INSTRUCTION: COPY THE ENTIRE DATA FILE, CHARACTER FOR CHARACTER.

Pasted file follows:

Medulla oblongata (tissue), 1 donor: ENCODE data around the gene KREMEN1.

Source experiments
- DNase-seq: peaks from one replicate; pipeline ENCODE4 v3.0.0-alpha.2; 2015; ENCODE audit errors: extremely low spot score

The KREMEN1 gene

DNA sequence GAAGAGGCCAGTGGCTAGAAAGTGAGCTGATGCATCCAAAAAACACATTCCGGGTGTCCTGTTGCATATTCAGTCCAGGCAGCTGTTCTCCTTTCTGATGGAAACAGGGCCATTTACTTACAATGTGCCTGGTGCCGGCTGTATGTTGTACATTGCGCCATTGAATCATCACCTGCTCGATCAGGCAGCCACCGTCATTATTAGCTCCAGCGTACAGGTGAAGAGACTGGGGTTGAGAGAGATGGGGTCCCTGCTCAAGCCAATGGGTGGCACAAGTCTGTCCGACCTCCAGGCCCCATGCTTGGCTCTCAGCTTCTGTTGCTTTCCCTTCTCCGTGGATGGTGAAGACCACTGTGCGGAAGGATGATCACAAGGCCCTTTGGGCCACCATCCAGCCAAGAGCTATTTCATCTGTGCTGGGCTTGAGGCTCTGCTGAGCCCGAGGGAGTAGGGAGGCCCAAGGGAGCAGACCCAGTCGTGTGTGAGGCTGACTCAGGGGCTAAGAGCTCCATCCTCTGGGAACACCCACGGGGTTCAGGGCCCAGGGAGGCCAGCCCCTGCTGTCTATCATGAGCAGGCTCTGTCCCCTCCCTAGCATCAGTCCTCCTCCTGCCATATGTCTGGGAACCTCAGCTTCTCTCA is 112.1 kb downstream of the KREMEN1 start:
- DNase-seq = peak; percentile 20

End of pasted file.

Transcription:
Medulla oblongata (tissue), 1 donor: ENCODE data around the gene KREMEN1.

Source experiments
- DNase-seq: peaks from one replicate; pipeline ENCODE4 v3.0.0-alpha.2; 2015; ENCODE audit errors: extremely low spot score

The KREMEN1 gene

DNA sequence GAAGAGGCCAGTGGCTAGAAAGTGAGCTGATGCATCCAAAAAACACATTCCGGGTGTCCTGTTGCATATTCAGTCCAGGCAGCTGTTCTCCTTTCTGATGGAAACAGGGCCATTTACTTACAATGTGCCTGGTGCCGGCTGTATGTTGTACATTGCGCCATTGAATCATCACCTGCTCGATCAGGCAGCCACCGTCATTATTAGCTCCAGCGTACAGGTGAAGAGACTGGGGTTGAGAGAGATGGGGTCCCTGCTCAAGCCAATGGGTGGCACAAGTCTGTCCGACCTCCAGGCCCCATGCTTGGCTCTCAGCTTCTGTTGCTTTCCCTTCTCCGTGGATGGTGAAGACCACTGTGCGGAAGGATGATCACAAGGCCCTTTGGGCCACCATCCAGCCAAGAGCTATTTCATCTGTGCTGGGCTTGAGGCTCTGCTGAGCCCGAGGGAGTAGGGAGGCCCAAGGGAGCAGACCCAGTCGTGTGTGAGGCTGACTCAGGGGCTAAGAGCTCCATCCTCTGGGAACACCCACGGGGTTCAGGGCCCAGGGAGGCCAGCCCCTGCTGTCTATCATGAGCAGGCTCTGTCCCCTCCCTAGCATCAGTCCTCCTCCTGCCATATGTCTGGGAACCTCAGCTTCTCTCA is 112.1 kb downstream of the KREMEN1 start:
- DNase-seq = peak; percentile 20